The survey also showed that approximately 64% of respondents were not ready to cope with the impact of the loss in audit revenue arising from audit exemption for both dormant and small companies. SMPs, which provide audit and assurance as well as business advisory services to SME clients, are important avenues for training and mentoring accountancy graduates and interns. If audit exemption is implemented, there may be less SMPs to avail themselves as training grounds for some of these interns and graduates.
Town Hall Meeting
MIA also held a town hall meeting with audit firms on 13 February 2017 which was attended by 270 participants. At the town hall meeting, 199 (95%) out of 209 respondents who participated in our short survey do not agree with audit exemption for small companies.
Promoting Understanding of the Value of an Audit
MIA has taken initiatives to promote understanding of the value of an external audit through the publication of a booklet entitled “Why Audit Matters to SMEs?” in December 2016 and engagement with associations and business communities.
Currently, all companies enjoying the privilege of limited liability when it conducts their operations should subject their businesses to mandatory audits to safeguard the interest of third party users and other stakeholders. An audit can be considered to be a service to the public at large and it is a small price to pay for the limited liability protection that a company enjoys.
Among others, an audit brings financial discipline, which is especially important as under the new Companies Act 2016, increased liabilities will be imposed on company directors for failing to prepare adequate financial statements.
Other Initiatives by MIA
In addition, MIA has been initiating measures to improve SMPs through the adoption of a two-pronged approach involving the enhancement of audit quality and MIA’s Practice Review Framework.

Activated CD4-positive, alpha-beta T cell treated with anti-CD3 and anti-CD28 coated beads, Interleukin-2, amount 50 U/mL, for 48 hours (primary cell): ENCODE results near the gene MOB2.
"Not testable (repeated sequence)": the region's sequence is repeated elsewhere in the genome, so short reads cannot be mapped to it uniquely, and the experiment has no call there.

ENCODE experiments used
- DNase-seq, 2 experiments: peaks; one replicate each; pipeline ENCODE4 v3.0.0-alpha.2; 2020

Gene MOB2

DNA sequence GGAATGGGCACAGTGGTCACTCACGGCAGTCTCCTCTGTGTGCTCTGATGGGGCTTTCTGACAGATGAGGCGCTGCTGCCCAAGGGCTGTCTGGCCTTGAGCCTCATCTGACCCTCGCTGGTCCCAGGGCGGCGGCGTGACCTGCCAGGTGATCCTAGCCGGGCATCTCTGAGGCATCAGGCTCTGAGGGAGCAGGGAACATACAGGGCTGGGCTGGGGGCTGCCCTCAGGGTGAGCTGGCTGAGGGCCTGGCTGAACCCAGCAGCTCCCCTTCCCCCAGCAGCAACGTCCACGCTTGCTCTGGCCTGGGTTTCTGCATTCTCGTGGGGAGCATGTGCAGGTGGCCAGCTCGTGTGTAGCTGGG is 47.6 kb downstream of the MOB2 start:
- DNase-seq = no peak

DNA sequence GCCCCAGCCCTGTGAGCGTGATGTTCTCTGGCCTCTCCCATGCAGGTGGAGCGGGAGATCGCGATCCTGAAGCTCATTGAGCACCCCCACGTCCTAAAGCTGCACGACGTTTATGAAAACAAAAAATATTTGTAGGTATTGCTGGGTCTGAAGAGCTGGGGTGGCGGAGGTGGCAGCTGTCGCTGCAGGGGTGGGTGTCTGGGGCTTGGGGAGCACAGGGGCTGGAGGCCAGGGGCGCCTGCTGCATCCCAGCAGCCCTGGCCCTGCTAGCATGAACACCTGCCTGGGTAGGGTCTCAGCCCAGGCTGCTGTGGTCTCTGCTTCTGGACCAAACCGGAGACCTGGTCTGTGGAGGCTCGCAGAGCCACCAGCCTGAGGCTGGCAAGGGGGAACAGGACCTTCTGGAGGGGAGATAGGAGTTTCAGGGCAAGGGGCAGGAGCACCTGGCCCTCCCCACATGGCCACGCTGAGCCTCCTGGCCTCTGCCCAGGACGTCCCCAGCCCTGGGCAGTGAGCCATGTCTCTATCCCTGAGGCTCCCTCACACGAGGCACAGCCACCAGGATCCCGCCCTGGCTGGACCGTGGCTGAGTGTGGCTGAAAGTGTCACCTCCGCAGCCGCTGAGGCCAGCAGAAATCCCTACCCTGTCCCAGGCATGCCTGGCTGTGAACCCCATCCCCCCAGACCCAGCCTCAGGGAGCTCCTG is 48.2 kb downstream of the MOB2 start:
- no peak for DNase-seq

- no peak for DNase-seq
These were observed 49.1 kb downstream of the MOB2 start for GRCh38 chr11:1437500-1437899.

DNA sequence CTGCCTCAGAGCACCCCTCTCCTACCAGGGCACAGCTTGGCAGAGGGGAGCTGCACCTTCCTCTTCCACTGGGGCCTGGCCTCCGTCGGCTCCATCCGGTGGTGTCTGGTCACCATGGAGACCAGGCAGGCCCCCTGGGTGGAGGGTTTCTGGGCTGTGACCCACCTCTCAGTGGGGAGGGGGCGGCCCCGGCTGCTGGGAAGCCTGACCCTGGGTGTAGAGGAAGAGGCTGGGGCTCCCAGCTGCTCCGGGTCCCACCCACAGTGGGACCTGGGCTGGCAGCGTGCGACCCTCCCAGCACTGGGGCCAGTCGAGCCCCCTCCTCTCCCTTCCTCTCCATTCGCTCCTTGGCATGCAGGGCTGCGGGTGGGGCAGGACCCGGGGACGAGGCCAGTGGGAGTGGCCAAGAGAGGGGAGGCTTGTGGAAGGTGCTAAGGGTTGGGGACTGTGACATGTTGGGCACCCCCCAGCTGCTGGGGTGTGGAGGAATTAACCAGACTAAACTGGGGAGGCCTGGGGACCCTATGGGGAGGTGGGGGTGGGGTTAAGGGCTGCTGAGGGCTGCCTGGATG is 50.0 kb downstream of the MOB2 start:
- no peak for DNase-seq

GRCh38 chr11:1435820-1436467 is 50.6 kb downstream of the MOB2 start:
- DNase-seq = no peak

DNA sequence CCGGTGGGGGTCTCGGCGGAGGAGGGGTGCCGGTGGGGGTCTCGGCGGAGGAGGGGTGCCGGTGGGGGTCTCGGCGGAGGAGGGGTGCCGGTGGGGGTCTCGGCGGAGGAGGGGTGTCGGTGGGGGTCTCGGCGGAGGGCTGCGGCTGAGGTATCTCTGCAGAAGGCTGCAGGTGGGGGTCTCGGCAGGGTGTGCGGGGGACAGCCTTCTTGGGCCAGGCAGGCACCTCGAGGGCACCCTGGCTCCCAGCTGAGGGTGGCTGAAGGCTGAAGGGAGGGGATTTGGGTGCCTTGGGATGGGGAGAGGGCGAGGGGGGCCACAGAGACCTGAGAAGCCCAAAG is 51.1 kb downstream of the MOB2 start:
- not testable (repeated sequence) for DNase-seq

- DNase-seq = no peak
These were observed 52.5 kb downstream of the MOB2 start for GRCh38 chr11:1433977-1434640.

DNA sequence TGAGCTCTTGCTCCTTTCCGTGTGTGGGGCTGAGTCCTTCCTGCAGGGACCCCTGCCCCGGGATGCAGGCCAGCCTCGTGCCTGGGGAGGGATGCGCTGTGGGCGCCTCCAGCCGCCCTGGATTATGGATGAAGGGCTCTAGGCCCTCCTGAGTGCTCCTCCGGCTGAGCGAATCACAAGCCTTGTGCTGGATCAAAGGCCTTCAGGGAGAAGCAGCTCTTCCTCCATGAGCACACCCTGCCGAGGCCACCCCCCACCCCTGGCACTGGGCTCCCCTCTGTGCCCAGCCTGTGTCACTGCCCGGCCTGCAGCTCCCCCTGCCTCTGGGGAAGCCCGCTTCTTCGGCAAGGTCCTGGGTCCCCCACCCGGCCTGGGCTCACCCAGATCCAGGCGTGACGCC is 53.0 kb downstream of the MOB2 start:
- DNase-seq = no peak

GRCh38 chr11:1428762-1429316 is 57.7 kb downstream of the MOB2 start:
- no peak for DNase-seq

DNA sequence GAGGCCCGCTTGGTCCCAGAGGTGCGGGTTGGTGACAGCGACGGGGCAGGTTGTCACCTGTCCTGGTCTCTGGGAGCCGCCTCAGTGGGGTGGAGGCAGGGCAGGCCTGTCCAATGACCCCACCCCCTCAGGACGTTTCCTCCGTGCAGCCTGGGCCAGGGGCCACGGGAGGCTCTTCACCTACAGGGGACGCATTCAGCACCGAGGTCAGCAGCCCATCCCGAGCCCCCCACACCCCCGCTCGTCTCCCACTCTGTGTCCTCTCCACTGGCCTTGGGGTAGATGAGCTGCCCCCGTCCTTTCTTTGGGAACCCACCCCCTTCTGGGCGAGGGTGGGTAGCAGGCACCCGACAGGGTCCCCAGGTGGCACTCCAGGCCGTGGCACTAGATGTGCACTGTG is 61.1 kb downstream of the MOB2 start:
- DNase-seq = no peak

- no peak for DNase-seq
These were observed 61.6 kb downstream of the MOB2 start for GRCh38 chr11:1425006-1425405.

Quality enhancement comprised the setting-up of the SMP Department in May 2015 and implementing a Quality Assessment Programme in collaboration with the MICPA. MIA also has a Practice Review Framework, as part of its By-Laws, to assess the quality of public practice services provided by member firms. The Practice Review Framework is being revised to incorporate significant deterrence to curb non-compliance with professional standards. Measures such as shortening the review and disciplinary process, increasing the number of firms being reviewed and significantly increasing penalties for non-compliance are being planned.
The results of the survey conducted by MIA, the responses at the town hall meeting, and the analysis of the responses on the SSM’s website on Draft Practice Directive whereby all institutions and associations do not support audit exemption for small companies, confirm and strengthen our view against audit exemption for small companies for the time being.
Audit exemption for small companies may appear appealing on the surface in contemplation of reduction in compliance cost but the impact of inaccurate financial statements and inaccurate tax submissions has far-reaching consequences across the regulatory and financial reporting ecosystem. Furthermore, without the comfort of an audit opinion, even if lenders make financing available, they would be taking on more risks and may thereby be compelled to raise financing costs which will be counter-productive for SMEs.
Considering the disproportionate loss of benefits as compared to the audit fees saved, exempting small companies from audit is untenable. As such, MIA only supports audit exemption for dormant companies. MIA looks forward to SSM giving due consideration to MIA's views on exempting only dormant companies and hopes that their final decision takes into account all the supporting stakeholders views, in the national interest.